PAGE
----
Billy Roberts and the Rough Riders release dark and edgy record with Go By Myself

billy roberts go by myself album cover

On their sophomore album Go By Myself, Billy Roberts and the Rough Riders take on a much darker edge than on their debut record The Last of the Originals, released last year. The releases opening song “Beat Down and Broken” has the country influences that Roberts and his band introduced to us a year ago, but the track feels much more experimental and choppy than what we are used to hearing from the native Australian. With a smoky and deep vocal rounding out the darker sounds, it feels like Roberts is getting a bit more aggressive with his vocal style, charting out the direction that he wants to take with his music, even though it is still early in his career.

“Kayla,” an acoustic track, briefly cuts through the darkness that we heard on “Beat Down”, by kicking off the song with a bright acoustic intro. This bright glimmer doesn’t last long however, as the song gets back to Billy’s edgier new style. While we don’t know exactly who Kayla might be, the story that the track tells is intriguing, with Robert’s piquing our interest by playing a dreary guitar part with lyrics that pull us in, making the audience interested in knowing the songs inspiration.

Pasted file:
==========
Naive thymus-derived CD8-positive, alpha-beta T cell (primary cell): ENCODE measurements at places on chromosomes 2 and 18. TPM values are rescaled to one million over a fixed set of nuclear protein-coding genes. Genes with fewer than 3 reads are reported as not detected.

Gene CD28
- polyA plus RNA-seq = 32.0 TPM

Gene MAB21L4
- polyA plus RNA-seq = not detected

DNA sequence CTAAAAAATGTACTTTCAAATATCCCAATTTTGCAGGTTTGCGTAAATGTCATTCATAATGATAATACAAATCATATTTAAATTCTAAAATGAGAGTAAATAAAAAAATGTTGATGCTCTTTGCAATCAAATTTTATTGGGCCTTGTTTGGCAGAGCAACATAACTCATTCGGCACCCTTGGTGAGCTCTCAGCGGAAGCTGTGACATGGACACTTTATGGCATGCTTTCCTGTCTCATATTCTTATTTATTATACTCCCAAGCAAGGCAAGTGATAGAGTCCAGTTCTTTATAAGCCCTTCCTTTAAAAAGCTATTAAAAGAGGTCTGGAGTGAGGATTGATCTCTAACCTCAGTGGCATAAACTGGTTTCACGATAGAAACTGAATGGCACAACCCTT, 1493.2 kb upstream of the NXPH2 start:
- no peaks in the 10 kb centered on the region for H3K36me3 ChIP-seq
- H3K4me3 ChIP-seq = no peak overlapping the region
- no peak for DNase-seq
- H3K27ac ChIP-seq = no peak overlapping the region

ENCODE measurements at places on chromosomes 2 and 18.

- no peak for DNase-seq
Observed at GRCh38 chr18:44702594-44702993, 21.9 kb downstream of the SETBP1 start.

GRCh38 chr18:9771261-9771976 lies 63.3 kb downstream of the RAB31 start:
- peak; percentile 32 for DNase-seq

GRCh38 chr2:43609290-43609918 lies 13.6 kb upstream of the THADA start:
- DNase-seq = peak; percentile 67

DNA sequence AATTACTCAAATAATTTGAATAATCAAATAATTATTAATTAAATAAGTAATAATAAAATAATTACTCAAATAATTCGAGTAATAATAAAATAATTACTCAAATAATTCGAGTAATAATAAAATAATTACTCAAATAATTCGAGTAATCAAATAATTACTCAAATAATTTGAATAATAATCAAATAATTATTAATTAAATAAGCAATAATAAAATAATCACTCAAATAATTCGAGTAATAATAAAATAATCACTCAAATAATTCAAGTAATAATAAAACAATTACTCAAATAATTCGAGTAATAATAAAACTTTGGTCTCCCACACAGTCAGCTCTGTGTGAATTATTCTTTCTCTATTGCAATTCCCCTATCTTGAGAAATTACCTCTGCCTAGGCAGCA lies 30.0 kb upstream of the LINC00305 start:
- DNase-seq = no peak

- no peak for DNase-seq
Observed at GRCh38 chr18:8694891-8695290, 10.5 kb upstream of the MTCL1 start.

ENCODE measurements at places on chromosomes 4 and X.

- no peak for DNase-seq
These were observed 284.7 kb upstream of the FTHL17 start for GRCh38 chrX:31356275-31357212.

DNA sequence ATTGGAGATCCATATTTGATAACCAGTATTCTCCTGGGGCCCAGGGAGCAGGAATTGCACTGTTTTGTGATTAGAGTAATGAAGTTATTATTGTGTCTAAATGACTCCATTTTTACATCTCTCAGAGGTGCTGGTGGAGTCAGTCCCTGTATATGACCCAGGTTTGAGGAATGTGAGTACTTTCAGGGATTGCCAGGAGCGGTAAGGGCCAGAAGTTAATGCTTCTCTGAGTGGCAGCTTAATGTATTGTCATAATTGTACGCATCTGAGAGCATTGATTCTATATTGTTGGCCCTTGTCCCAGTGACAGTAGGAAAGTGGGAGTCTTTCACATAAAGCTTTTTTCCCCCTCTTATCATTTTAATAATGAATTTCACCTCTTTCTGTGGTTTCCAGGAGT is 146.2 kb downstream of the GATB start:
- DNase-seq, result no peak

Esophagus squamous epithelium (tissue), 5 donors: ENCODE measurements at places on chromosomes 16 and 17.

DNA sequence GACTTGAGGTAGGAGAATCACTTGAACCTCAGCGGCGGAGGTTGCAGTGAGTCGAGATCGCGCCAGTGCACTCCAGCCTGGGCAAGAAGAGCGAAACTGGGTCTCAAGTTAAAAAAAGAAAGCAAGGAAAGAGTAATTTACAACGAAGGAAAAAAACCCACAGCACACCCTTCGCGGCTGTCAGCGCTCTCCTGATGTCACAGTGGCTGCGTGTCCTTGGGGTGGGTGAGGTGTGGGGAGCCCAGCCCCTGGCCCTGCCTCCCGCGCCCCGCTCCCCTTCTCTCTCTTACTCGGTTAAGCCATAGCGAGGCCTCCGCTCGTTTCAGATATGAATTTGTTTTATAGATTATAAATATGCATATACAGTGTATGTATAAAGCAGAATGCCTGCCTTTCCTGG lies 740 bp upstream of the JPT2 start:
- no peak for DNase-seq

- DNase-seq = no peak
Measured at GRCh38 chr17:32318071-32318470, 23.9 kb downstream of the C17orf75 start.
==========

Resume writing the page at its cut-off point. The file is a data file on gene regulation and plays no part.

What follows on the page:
“Gone To The Dogs” is by far the most country like song The Rough Riders have written for Go By Myself. While the track mostly features acoustic guitars and string bending country riffs, “Dogs” is a catchy song that will become the album’s head bobbing number, as Billy performs a lick that makes the tune worthy of becoming a single. Roberts closes out his melancholy effort with the song “Goodbye Old Friend”, and like any country artist who tells a good story, Billy pulls us in and lets his fans in on his emotions, making the tune something that everyone listening can relate too.

After hearing Roberts new songs, we realize that he is a natural born storyteller, who crafts songs that make us feel the emotions that Billy is trying to convey, while allowing his fans to place themselves in his songs, forming a connection between songwriter and listener.

You can listen to the record over at the bands Bandcamp.